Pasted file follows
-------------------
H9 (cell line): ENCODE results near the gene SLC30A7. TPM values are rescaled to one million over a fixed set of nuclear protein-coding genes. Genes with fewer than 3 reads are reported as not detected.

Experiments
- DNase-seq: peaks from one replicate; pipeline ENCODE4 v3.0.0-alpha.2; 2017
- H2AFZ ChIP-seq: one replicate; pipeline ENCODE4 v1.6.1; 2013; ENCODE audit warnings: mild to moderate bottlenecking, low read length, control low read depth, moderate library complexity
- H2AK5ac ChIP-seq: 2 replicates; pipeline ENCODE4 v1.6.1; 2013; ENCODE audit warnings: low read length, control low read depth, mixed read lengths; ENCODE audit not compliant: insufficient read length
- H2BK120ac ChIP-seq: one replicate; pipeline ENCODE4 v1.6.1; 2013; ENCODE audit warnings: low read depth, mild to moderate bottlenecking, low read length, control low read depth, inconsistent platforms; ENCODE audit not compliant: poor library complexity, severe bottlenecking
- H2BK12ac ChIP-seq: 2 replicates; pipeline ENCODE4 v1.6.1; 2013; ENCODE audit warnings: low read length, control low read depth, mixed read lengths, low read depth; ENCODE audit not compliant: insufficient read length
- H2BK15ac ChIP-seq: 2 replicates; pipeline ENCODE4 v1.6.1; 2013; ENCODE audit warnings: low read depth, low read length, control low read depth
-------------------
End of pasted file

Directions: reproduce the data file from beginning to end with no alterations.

H9 (cell line): ENCODE results near the gene SLC30A7. TPM values are rescaled to one million over a fixed set of nuclear protein-coding genes. Genes with fewer than 3 reads are reported as not detected.

Experiments
- DNase-seq: peaks from one replicate; pipeline ENCODE4 v3.0.0-alpha.2; 2017
- H2AFZ ChIP-seq: one replicate; pipeline ENCODE4 v1.6.1; 2013; ENCODE audit warnings: mild to moderate bottlenecking, low read length, control low read depth, moderate library complexity
- H2AK5ac ChIP-seq: 2 replicates; pipeline ENCODE4 v1.6.1; 2013; ENCODE audit warnings: low read length, control low read depth, mixed read lengths; ENCODE audit not compliant: insufficient read length
- H2BK120ac ChIP-seq: one replicate; pipeline ENCODE4 v1.6.1; 2013; ENCODE audit warnings: low read depth, mild to moderate bottlenecking, low read length, control low read depth, inconsistent platforms; ENCODE audit not compliant: poor library complexity, severe bottlenecking
- H2BK12ac ChIP-seq: 2 replicates; pipeline ENCODE4 v1.6.1; 2013; ENCODE audit warnings: low read length, control low read depth, mixed read lengths, low read depth; ENCODE audit not compliant: insufficient read length
- H2BK15ac ChIP-seq: 2 replicates; pipeline ENCODE4 v1.6.1; 2013; ENCODE audit warnings: low read depth, low read length, control low read depth